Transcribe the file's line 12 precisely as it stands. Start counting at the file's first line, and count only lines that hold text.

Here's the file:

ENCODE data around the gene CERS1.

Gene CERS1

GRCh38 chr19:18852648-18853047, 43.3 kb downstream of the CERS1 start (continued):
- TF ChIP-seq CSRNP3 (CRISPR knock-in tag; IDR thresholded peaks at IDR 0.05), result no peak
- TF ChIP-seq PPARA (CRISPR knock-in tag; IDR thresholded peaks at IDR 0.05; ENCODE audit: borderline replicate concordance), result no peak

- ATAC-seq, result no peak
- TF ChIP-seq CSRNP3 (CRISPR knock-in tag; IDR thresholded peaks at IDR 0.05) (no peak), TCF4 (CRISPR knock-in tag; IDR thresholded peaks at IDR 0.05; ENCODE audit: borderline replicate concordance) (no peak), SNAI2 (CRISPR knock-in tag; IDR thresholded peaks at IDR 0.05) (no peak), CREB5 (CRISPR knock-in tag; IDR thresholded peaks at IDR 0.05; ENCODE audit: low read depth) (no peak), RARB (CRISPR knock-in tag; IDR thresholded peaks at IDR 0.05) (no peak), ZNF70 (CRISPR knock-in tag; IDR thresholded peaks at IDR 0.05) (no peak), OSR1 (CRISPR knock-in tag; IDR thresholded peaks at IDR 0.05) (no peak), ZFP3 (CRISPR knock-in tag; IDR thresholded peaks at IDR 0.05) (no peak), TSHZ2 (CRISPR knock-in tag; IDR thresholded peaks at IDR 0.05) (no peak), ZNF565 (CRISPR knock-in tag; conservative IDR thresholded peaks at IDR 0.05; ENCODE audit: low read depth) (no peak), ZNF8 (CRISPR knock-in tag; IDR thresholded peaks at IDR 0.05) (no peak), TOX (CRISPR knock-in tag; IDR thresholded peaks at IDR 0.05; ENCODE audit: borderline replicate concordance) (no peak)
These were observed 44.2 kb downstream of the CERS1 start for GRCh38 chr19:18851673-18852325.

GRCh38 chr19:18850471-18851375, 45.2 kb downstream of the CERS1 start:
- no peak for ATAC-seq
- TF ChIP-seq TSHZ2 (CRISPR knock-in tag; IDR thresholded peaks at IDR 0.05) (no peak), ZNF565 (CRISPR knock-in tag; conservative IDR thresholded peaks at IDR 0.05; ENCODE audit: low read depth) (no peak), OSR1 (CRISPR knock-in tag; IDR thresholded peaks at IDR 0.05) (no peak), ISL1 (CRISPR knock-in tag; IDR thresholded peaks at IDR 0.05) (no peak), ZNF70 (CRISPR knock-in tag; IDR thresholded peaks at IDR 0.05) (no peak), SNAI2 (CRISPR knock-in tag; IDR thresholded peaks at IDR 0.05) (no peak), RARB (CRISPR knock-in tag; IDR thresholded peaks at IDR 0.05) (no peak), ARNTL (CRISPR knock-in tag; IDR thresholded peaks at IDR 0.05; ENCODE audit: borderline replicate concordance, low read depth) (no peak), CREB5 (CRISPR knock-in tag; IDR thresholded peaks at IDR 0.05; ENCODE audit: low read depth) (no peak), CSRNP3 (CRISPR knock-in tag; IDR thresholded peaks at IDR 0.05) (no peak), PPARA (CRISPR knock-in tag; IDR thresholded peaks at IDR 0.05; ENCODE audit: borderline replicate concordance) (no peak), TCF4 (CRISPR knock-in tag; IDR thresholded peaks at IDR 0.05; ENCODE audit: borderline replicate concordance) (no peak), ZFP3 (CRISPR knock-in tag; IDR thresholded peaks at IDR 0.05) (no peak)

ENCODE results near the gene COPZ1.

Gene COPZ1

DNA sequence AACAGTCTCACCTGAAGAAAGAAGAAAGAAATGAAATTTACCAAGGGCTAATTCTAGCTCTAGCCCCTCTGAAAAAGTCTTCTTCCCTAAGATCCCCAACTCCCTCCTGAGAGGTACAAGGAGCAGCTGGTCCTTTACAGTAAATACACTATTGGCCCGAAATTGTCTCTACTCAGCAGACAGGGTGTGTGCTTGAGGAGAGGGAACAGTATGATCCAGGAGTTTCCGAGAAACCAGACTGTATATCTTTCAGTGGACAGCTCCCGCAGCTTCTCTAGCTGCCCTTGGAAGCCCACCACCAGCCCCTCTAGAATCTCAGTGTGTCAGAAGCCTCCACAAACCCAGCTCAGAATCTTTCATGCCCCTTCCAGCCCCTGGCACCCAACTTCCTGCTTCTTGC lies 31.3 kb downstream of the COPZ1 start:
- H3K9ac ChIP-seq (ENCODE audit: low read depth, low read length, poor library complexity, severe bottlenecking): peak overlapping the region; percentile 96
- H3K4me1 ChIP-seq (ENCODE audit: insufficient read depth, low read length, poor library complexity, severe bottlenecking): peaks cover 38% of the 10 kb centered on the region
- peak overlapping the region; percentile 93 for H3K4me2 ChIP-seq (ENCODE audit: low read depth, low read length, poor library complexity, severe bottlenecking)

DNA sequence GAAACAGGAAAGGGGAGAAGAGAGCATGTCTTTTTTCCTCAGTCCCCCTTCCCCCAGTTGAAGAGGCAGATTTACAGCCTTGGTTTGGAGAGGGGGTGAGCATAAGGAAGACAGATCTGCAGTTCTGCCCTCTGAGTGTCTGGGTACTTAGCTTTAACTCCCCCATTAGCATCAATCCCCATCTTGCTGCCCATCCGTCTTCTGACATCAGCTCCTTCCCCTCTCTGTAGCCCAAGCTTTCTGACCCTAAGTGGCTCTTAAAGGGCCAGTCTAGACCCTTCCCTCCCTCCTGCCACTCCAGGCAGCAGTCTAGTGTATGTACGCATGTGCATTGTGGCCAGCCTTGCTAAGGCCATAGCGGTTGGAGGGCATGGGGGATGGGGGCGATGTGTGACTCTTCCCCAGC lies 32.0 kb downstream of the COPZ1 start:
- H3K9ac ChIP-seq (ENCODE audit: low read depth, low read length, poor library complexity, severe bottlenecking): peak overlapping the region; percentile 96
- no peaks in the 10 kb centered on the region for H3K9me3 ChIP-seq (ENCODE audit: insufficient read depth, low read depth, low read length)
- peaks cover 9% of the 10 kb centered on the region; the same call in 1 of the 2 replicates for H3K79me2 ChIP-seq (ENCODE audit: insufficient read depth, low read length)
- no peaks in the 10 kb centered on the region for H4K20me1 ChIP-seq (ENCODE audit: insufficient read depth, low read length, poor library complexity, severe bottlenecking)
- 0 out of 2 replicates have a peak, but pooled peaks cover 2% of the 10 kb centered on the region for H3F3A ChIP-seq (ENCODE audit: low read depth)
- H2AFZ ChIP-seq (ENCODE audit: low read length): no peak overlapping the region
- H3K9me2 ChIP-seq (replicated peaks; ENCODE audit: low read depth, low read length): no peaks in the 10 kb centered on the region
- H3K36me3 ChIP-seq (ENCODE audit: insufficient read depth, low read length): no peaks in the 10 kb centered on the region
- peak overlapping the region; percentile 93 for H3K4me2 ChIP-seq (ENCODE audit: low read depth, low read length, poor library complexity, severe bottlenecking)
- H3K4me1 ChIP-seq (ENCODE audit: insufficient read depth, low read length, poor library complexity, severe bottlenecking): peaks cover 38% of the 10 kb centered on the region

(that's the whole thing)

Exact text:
ENCODE results near the gene COPZ1.